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  • Writer's pictureAlex Beeton, PhD

A Brief History of Oxford Castle & Prison

What is Oxford Castle & Prison?

Oxford Castle & Prison is a thousand-year-old castle and prison with a turbulent history.


Oxford castle tower

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Oxford Castle & Prison History

Oxford Castle is one of the oldest and most haunted parts of the city. Today, however, it offers a mix of history and conviviality. The castle and prison are open to tourists but in the old castle complex there are a number of restaurants, bars, even a hotel.


All this is a far cry from the intention of the original founder of the castle, Robert D’Oyly, a Norman baron charged by William the Conqueror with building a castle in Oxford. D’Oyly did so in the early 1070s, with the aim of intimidating the locals and helping to secure Norman rule in England following the Battle of Hastings. The castle would originally have been a large motte and bailey construction, with a keep on the castle mound (which is still visible), designed to keep the local populace in check while also reminding them who the new rulers of the city were.


D'Oyly’s castle made use of what was already there. Castle Mill Stream, the branch of the River Thames flowing nearby, allowed a moat to be created. St George’s Tower, which is still standing, is actually believed to predate the Norman Conquest and to have been a watch tower from late-Saxon times.


Oxford castle and prison stocks

As a fortification in a major English city, the castle played an important role in various medieval sieges and wars. A famous, if possibly apocryphal, story concerns the Empress Matilda, who fought a brutal civil war with her rival for the throne of England, Stephen of Blois. Matilda was besieged in Oxford Castle in 1142 and by December decided she needed to escape. According to legend, with the river frozen and the ground blanketed in snow, Matilda dressed in white camouflage and walked away undetected.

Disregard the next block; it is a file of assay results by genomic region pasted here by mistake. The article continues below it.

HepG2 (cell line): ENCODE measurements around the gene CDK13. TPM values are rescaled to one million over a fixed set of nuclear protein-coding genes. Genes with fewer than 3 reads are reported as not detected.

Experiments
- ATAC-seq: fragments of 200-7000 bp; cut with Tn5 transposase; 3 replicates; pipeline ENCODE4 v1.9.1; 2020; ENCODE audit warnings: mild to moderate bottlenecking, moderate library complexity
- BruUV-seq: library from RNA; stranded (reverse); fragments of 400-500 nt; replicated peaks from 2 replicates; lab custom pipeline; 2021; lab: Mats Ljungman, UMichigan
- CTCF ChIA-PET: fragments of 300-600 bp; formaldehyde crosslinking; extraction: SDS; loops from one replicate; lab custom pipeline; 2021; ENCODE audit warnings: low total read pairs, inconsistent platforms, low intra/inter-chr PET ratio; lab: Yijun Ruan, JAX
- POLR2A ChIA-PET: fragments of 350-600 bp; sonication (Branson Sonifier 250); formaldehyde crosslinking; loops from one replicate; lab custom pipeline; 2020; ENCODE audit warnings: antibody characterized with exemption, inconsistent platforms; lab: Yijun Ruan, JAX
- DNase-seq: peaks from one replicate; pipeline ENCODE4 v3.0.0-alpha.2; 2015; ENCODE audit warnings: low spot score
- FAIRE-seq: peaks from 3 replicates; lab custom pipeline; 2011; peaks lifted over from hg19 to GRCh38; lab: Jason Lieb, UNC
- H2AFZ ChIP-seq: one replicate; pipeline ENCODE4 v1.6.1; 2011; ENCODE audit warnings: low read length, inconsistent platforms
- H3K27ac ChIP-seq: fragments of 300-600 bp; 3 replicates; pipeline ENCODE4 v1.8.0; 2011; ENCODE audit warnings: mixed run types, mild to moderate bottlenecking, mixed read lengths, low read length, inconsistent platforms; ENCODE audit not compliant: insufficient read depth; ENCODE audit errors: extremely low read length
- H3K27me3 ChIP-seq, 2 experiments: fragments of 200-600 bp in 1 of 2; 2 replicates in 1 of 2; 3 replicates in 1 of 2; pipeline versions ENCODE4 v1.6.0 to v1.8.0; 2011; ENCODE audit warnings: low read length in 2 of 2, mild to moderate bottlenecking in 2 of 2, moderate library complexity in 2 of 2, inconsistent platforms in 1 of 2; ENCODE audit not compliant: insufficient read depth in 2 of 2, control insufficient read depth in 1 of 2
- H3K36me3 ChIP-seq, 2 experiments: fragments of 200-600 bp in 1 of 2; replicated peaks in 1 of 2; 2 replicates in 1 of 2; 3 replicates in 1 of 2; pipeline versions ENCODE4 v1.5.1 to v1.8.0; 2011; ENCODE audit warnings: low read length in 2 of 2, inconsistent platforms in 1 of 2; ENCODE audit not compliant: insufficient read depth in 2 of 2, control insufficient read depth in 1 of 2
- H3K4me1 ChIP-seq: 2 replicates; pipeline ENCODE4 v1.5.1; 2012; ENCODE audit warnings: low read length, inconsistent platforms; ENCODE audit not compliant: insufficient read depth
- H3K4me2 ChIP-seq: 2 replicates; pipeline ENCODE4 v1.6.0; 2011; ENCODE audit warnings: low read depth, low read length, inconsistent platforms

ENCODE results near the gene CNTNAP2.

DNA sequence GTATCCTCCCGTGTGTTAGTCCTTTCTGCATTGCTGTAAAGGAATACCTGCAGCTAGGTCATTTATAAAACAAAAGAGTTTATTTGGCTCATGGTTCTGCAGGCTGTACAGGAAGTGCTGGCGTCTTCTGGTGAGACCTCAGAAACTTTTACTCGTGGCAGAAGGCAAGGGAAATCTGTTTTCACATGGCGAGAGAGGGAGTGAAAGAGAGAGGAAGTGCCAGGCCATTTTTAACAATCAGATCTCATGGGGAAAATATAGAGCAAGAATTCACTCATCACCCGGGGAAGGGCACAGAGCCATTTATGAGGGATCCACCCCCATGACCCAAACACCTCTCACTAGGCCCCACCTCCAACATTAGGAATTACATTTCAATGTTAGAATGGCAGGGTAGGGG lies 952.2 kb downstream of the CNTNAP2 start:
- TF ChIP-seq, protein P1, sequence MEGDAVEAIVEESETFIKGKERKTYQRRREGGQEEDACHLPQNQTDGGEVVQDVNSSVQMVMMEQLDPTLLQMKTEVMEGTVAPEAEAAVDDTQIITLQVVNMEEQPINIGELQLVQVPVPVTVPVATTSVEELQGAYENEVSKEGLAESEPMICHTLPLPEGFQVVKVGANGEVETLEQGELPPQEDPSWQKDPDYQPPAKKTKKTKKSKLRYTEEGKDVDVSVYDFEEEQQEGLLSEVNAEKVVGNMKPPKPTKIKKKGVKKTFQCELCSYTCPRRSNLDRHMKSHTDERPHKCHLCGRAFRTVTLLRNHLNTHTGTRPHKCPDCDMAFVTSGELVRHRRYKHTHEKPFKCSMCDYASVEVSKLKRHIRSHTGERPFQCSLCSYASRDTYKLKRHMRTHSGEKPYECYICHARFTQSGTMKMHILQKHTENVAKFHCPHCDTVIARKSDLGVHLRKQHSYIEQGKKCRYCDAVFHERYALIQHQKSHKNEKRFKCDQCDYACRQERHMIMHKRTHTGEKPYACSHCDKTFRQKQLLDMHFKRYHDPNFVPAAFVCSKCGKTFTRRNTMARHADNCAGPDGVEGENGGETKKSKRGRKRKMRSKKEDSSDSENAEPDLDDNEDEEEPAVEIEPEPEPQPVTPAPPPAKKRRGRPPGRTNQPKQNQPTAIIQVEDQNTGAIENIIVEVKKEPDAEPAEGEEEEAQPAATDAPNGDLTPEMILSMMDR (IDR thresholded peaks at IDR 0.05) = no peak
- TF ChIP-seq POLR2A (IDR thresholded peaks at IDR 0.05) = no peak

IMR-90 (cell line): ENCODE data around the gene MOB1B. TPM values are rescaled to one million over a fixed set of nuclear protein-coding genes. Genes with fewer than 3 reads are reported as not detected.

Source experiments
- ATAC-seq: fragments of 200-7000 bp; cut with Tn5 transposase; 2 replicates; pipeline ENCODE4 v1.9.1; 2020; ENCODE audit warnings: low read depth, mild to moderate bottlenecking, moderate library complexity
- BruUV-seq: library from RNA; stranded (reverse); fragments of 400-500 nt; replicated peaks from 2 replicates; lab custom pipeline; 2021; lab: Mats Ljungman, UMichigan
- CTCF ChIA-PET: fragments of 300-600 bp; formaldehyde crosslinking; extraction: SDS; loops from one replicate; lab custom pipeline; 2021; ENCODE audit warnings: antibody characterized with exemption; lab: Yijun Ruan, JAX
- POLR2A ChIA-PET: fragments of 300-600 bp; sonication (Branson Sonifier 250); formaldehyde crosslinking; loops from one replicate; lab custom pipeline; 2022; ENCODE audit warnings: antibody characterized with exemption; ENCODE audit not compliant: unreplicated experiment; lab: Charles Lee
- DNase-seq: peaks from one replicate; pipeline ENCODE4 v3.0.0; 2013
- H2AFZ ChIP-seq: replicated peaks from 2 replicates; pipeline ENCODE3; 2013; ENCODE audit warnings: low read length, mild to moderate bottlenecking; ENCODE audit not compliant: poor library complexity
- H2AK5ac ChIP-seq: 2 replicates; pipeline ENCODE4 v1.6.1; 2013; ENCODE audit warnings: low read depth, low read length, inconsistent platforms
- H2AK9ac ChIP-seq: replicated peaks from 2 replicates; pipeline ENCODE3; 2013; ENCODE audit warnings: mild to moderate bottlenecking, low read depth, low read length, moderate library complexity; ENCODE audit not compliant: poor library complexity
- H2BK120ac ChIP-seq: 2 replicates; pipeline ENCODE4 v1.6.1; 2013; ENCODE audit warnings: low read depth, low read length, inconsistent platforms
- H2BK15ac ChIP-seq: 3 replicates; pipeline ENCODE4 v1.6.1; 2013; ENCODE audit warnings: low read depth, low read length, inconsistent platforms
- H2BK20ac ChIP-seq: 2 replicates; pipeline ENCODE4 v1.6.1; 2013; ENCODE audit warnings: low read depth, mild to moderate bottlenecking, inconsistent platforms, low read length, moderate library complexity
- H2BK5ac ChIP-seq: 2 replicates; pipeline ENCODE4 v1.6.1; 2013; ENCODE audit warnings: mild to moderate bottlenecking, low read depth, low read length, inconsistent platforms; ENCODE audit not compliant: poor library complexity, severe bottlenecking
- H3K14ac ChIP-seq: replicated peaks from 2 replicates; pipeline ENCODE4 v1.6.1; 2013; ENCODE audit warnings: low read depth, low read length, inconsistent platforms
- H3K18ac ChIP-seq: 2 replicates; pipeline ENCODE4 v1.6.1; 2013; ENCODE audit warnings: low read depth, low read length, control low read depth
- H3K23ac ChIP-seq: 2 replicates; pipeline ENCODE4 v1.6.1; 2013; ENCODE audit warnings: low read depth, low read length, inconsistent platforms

By the 1300s the castle was falling into disrepair. It became an administrative centre, serving as a jail and a criminal court. In this role, it was the site of the infamous ‘Black Assize’ of 1577. During a court session held at the castle that summer, 300 people including the chief baron and sheriff died due to illness. Although the wave of deaths was likely due to an outbreak of typhus, some have since blamed it on the curse of one prisoner, Roland Jenks, a ‘foul-mouthed and saucy’ bookbinder who was bitter about his incarceration.


From Tudor times, the castle functioned chiefly as a prison. This was especially true after the Civil Wars, when it was deliberately ruined by Parliament to prevent it from being used by the Royalists. Further damage was done early in the 18th century when the keep was demolished, and the top of the castle mound changed to its current form.


After the Civil Wars, Christ Church owned the castle and leased it to wardens who, as was customary at the time, profited by charging prisoners for board and lodging. The site was taken over by Oxford County Justices in 1785 and continued as a prison until the 1990s. Over the course of centuries, Oxford Castle has accrued a whole host of resident ghosts who may perhaps be encountered on one of the specialist tours conducted here.


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